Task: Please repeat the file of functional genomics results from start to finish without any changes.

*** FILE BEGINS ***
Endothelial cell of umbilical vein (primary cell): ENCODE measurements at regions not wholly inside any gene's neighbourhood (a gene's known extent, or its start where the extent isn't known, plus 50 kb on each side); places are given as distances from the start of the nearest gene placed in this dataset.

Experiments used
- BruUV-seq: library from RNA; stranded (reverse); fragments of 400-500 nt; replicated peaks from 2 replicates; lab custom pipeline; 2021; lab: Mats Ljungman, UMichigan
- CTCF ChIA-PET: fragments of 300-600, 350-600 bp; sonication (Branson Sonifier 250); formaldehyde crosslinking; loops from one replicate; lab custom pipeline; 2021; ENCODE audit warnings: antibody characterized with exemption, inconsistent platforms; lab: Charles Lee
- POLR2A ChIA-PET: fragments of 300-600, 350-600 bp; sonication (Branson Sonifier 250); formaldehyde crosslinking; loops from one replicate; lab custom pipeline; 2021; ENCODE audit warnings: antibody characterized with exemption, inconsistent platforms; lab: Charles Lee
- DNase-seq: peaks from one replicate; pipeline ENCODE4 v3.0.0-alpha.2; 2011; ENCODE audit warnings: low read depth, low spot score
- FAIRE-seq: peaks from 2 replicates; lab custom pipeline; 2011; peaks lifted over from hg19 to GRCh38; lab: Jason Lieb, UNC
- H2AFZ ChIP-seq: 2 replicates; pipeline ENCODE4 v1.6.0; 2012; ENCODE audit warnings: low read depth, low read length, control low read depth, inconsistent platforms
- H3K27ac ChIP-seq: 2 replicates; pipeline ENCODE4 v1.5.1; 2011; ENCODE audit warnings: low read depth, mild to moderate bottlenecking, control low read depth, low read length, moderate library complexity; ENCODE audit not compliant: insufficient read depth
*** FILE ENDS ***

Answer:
Endothelial cell of umbilical vein (primary cell): ENCODE measurements at regions not wholly inside any gene's neighbourhood (a gene's known extent, or its start where the extent isn't known, plus 50 kb on each side); places are given as distances from the start of the nearest gene placed in this dataset.

Experiments used
- BruUV-seq: library from RNA; stranded (reverse); fragments of 400-500 nt; replicated peaks from 2 replicates; lab custom pipeline; 2021; lab: Mats Ljungman, UMichigan
- CTCF ChIA-PET: fragments of 300-600, 350-600 bp; sonication (Branson Sonifier 250); formaldehyde crosslinking; loops from one replicate; lab custom pipeline; 2021; ENCODE audit warnings: antibody characterized with exemption, inconsistent platforms; lab: Charles Lee
- POLR2A ChIA-PET: fragments of 300-600, 350-600 bp; sonication (Branson Sonifier 250); formaldehyde crosslinking; loops from one replicate; lab custom pipeline; 2021; ENCODE audit warnings: antibody characterized with exemption, inconsistent platforms; lab: Charles Lee
- DNase-seq: peaks from one replicate; pipeline ENCODE4 v3.0.0-alpha.2; 2011; ENCODE audit warnings: low read depth, low spot score
- FAIRE-seq: peaks from 2 replicates; lab custom pipeline; 2011; peaks lifted over from hg19 to GRCh38; lab: Jason Lieb, UNC
- H2AFZ ChIP-seq: 2 replicates; pipeline ENCODE4 v1.6.0; 2012; ENCODE audit warnings: low read depth, low read length, control low read depth, inconsistent platforms
- H3K27ac ChIP-seq: 2 replicates; pipeline ENCODE4 v1.5.1; 2011; ENCODE audit warnings: low read depth, mild to moderate bottlenecking, control low read depth, low read length, moderate library complexity; ENCODE audit not compliant: insufficient read depth